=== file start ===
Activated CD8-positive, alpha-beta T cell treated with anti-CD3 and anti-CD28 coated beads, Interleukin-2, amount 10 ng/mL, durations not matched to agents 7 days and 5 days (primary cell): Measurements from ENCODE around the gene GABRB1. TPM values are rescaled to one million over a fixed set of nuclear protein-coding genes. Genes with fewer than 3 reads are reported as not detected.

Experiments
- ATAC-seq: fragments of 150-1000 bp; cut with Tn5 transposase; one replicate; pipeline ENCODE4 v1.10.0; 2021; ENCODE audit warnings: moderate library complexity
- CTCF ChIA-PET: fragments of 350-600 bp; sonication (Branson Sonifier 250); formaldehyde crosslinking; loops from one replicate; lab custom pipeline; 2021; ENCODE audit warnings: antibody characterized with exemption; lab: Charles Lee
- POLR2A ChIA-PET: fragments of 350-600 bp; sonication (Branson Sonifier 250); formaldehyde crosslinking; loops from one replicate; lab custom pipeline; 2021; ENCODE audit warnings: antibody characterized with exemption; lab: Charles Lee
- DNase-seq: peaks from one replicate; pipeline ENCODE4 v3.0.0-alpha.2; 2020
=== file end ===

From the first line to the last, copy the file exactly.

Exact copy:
Activated CD8-positive, alpha-beta T cell treated with anti-CD3 and anti-CD28 coated beads, Interleukin-2, amount 10 ng/mL, durations not matched to agents 7 days and 5 days (primary cell): Measurements from ENCODE around the gene GABRB1. TPM values are rescaled to one million over a fixed set of nuclear protein-coding genes. Genes with fewer than 3 reads are reported as not detected.

Experiments
- ATAC-seq: fragments of 150-1000 bp; cut with Tn5 transposase; one replicate; pipeline ENCODE4 v1.10.0; 2021; ENCODE audit warnings: moderate library complexity
- CTCF ChIA-PET: fragments of 350-600 bp; sonication (Branson Sonifier 250); formaldehyde crosslinking; loops from one replicate; lab custom pipeline; 2021; ENCODE audit warnings: antibody characterized with exemption; lab: Charles Lee
- POLR2A ChIA-PET: fragments of 350-600 bp; sonication (Branson Sonifier 250); formaldehyde crosslinking; loops from one replicate; lab custom pipeline; 2021; ENCODE audit warnings: antibody characterized with exemption; lab: Charles Lee
- DNase-seq: peaks from one replicate; pipeline ENCODE4 v3.0.0-alpha.2; 2020